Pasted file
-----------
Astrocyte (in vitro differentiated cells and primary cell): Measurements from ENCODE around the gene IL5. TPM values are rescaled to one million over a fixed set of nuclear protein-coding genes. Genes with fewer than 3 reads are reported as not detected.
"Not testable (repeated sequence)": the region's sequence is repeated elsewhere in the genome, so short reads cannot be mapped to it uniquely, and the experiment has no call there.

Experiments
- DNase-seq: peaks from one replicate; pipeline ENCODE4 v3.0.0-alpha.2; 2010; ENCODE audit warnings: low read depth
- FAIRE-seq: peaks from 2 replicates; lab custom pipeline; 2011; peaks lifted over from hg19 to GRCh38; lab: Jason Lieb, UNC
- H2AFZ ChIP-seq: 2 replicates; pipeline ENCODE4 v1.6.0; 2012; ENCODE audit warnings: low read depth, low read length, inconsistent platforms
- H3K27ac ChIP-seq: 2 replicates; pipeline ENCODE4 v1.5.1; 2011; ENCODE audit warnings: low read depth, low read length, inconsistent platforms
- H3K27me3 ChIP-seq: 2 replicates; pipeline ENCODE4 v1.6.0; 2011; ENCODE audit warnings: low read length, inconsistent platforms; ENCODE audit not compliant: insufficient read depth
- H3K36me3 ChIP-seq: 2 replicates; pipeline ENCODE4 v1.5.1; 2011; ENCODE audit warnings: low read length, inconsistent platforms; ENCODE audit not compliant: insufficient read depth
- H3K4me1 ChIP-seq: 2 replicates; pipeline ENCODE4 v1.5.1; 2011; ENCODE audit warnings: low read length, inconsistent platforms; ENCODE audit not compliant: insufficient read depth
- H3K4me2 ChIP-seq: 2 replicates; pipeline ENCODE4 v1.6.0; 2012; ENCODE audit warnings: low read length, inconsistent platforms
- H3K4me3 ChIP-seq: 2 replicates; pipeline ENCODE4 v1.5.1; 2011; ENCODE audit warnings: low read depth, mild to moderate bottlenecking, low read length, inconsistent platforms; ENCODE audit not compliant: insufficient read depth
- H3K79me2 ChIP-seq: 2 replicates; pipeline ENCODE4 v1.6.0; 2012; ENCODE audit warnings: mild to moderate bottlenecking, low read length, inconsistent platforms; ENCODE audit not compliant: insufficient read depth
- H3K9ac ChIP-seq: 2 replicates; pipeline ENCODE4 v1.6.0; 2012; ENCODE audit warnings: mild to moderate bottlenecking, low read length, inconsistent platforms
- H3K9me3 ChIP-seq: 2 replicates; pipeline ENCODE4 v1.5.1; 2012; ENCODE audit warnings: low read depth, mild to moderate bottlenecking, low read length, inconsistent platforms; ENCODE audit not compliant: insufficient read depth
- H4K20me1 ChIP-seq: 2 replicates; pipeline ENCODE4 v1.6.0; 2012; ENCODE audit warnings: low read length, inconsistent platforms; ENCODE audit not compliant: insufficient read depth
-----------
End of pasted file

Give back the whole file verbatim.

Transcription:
Astrocyte (in vitro differentiated cells and primary cell): Measurements from ENCODE around the gene IL5. TPM values are rescaled to one million over a fixed set of nuclear protein-coding genes. Genes with fewer than 3 reads are reported as not detected.
"Not testable (repeated sequence)": the region's sequence is repeated elsewhere in the genome, so short reads cannot be mapped to it uniquely, and the experiment has no call there.

Experiments
- DNase-seq: peaks from one replicate; pipeline ENCODE4 v3.0.0-alpha.2; 2010; ENCODE audit warnings: low read depth
- FAIRE-seq: peaks from 2 replicates; lab custom pipeline; 2011; peaks lifted over from hg19 to GRCh38; lab: Jason Lieb, UNC
- H2AFZ ChIP-seq: 2 replicates; pipeline ENCODE4 v1.6.0; 2012; ENCODE audit warnings: low read depth, low read length, inconsistent platforms
- H3K27ac ChIP-seq: 2 replicates; pipeline ENCODE4 v1.5.1; 2011; ENCODE audit warnings: low read depth, low read length, inconsistent platforms
- H3K27me3 ChIP-seq: 2 replicates; pipeline ENCODE4 v1.6.0; 2011; ENCODE audit warnings: low read length, inconsistent platforms; ENCODE audit not compliant: insufficient read depth
- H3K36me3 ChIP-seq: 2 replicates; pipeline ENCODE4 v1.5.1; 2011; ENCODE audit warnings: low read length, inconsistent platforms; ENCODE audit not compliant: insufficient read depth
- H3K4me1 ChIP-seq: 2 replicates; pipeline ENCODE4 v1.5.1; 2011; ENCODE audit warnings: low read length, inconsistent platforms; ENCODE audit not compliant: insufficient read depth
- H3K4me2 ChIP-seq: 2 replicates; pipeline ENCODE4 v1.6.0; 2012; ENCODE audit warnings: low read length, inconsistent platforms
- H3K4me3 ChIP-seq: 2 replicates; pipeline ENCODE4 v1.5.1; 2011; ENCODE audit warnings: low read depth, mild to moderate bottlenecking, low read length, inconsistent platforms; ENCODE audit not compliant: insufficient read depth
- H3K79me2 ChIP-seq: 2 replicates; pipeline ENCODE4 v1.6.0; 2012; ENCODE audit warnings: mild to moderate bottlenecking, low read length, inconsistent platforms; ENCODE audit not compliant: insufficient read depth
- H3K9ac ChIP-seq: 2 replicates; pipeline ENCODE4 v1.6.0; 2012; ENCODE audit warnings: mild to moderate bottlenecking, low read length, inconsistent platforms
- H3K9me3 ChIP-seq: 2 replicates; pipeline ENCODE4 v1.5.1; 2012; ENCODE audit warnings: low read depth, mild to moderate bottlenecking, low read length, inconsistent platforms; ENCODE audit not compliant: insufficient read depth
- H4K20me1 ChIP-seq: 2 replicates; pipeline ENCODE4 v1.6.0; 2012; ENCODE audit warnings: low read length, inconsistent platforms; ENCODE audit not compliant: insufficient read depth